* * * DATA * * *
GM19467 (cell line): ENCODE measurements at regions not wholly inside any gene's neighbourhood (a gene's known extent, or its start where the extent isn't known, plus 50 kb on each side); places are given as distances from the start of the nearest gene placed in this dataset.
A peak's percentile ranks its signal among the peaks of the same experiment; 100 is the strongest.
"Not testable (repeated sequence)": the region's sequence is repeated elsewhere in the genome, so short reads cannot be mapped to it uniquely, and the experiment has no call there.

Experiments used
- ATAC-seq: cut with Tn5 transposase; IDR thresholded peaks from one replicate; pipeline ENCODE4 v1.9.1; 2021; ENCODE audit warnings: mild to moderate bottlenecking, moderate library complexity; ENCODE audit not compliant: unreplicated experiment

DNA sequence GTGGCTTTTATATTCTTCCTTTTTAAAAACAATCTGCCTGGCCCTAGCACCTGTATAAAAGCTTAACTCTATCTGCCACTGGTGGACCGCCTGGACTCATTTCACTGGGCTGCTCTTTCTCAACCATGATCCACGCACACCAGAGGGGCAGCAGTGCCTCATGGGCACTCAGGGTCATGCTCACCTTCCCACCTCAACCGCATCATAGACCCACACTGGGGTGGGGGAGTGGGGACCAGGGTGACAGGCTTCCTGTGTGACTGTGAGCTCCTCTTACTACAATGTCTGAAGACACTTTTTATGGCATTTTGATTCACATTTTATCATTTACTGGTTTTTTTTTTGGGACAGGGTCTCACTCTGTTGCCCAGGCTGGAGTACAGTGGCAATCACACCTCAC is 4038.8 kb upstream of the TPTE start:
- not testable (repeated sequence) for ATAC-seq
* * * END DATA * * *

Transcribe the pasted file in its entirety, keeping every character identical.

GM19467 (cell line): ENCODE measurements at regions not wholly inside any gene's neighbourhood (a gene's known extent, or its start where the extent isn't known, plus 50 kb on each side); places are given as distances from the start of the nearest gene placed in this dataset.
A peak's percentile ranks its signal among the peaks of the same experiment; 100 is the strongest.
"Not testable (repeated sequence)": the region's sequence is repeated elsewhere in the genome, so short reads cannot be mapped to it uniquely, and the experiment has no call there.

Experiments used
- ATAC-seq: cut with Tn5 transposase; IDR thresholded peaks from one replicate; pipeline ENCODE4 v1.9.1; 2021; ENCODE audit warnings: mild to moderate bottlenecking, moderate library complexity; ENCODE audit not compliant: unreplicated experiment

DNA sequence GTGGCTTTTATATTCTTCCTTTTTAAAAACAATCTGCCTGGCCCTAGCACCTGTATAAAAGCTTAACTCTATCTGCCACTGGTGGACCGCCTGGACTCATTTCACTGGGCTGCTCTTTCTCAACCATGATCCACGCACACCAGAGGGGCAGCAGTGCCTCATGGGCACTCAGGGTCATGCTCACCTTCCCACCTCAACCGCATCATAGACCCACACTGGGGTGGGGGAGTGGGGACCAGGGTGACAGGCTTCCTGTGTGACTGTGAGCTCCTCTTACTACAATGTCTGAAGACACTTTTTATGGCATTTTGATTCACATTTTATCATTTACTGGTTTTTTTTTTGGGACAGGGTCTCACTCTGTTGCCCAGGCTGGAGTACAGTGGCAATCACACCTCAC is 4038.8 kb upstream of the TPTE start:
- not testable (repeated sequence) for ATAC-seq